Whitehall Palace was built between 1514 and 1529 by Cardinal Wolsey on the site of York Place, the London residence of the Archbishops of York from 1245. After Wolsey's downfall the palace was acquired by Henry VIII and converted into the most important Royal Palace in London and the centre of English royal power for more than 150 years. Henry VIII redesigned the residential area building the great hall, chapel and royal apartments and built a new recreational area or pleasure buildings across the road which included tennis courts, bowling greens, a cock fighting pit and a tiltyard for tournaments.
The palace was altered and rebuilt on various occasions. Between 1622 and 1634 a new banqueting house was built to designs of Inigo Jones and a major programme of rebuilding was carried out by James II between 1685-8. By 1650 the Palace had become the largest complex of secular buildings in England and at the time of its destruction in 1698 it was probably the largest palace in Europe.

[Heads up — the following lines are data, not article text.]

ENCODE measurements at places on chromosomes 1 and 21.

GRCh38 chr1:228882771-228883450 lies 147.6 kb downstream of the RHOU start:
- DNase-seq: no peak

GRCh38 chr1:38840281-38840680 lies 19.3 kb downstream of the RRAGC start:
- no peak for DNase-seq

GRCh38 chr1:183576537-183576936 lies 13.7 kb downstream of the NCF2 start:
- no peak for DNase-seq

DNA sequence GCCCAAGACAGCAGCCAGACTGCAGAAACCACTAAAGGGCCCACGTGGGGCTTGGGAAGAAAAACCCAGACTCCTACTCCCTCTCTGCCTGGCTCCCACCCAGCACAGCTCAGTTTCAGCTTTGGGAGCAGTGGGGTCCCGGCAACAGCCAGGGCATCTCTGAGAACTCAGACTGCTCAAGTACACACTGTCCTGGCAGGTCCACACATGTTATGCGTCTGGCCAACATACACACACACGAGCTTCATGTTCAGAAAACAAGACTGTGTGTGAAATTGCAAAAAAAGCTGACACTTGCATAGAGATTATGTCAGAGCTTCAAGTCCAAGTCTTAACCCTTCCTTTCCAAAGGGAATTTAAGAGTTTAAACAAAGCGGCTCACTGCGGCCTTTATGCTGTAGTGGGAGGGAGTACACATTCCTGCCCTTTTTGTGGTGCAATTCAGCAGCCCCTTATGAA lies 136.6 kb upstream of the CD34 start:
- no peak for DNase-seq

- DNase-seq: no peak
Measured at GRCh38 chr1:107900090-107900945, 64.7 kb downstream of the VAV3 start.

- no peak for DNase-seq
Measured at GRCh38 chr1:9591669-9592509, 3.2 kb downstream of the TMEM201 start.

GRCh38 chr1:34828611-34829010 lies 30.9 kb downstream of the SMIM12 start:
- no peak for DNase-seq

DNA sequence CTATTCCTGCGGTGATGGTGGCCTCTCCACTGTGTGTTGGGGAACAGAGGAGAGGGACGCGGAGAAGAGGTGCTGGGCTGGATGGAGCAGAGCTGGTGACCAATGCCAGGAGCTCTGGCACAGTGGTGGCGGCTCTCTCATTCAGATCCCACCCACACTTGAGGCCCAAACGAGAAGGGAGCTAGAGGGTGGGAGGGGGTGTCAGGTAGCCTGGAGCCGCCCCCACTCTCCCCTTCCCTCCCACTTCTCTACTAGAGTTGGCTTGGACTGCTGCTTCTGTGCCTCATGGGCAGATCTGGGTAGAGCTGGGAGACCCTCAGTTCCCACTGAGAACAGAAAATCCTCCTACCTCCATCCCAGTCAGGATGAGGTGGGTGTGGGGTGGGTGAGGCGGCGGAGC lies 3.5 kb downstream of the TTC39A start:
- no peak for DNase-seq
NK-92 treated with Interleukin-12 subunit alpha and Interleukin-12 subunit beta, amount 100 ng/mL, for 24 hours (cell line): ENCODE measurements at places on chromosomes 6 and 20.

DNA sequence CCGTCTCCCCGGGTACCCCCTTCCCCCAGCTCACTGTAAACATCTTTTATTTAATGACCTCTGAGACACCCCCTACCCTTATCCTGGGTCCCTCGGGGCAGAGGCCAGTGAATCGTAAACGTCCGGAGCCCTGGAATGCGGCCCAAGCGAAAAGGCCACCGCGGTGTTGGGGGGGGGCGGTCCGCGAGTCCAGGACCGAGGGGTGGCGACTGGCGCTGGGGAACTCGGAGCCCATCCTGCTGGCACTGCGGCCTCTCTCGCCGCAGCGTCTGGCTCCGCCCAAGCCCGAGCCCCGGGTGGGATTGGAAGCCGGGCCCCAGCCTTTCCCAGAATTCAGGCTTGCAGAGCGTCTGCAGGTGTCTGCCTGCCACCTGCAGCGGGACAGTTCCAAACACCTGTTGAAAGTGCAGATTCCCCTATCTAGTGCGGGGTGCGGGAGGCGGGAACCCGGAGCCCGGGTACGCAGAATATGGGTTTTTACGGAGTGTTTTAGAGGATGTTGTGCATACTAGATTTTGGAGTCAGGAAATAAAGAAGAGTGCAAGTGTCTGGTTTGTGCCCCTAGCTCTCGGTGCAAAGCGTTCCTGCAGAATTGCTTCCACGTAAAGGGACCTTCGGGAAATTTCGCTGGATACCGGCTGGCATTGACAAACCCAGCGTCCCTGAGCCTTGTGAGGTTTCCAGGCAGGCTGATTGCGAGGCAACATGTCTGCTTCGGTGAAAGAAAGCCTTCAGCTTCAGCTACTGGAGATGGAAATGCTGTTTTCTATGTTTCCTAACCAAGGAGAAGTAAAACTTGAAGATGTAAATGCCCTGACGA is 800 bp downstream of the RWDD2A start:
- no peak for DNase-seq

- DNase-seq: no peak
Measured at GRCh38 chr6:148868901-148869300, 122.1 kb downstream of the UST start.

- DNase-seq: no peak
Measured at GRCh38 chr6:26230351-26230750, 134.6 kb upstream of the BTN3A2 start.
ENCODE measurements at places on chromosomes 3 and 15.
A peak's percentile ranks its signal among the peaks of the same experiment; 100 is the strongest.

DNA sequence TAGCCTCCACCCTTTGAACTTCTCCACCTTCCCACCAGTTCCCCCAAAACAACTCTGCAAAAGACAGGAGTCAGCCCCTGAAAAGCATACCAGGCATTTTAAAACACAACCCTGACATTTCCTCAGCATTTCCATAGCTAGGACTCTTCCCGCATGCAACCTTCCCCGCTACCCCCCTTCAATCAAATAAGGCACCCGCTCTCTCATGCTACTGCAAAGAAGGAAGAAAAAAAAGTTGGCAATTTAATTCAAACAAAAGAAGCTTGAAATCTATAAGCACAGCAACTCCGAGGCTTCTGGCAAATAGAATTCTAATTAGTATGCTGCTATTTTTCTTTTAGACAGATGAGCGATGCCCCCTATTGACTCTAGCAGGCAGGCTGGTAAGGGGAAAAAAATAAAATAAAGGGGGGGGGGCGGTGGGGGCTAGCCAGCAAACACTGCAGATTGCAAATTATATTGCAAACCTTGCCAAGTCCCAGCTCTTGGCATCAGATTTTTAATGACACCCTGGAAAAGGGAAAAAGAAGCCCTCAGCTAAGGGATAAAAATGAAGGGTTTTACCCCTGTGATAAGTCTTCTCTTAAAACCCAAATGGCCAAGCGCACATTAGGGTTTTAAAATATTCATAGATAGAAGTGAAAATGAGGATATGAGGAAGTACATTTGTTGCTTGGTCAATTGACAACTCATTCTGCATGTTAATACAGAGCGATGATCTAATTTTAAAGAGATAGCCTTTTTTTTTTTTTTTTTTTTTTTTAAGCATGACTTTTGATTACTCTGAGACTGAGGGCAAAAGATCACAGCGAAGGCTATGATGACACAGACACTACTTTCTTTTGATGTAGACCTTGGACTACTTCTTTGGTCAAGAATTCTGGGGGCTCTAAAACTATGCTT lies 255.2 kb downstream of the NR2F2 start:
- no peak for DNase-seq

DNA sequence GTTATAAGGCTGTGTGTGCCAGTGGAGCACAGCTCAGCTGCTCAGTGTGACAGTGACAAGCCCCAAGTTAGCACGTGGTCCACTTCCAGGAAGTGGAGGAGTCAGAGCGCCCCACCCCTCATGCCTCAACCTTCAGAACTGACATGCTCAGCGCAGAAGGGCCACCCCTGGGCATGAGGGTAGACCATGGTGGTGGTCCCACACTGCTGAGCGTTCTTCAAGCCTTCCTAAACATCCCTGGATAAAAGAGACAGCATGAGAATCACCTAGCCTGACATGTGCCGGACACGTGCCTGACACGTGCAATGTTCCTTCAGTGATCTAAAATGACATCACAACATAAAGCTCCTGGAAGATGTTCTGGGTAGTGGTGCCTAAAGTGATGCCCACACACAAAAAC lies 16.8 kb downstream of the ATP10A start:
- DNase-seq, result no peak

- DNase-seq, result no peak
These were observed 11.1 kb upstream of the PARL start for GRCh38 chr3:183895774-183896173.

Whitehall palace was destroyed by fire in 1698 and although some areas were rebuilt much of the site was then built over. The only standing building of Whitehall Palace is the Banqueting House, however other parts have been incorporated into later buildings or are buried beneath them. These include a tower and parts of the covered tennis courts built by Henry VIII and a vaulted chamber, known as Henry VIII's Wine Cellar.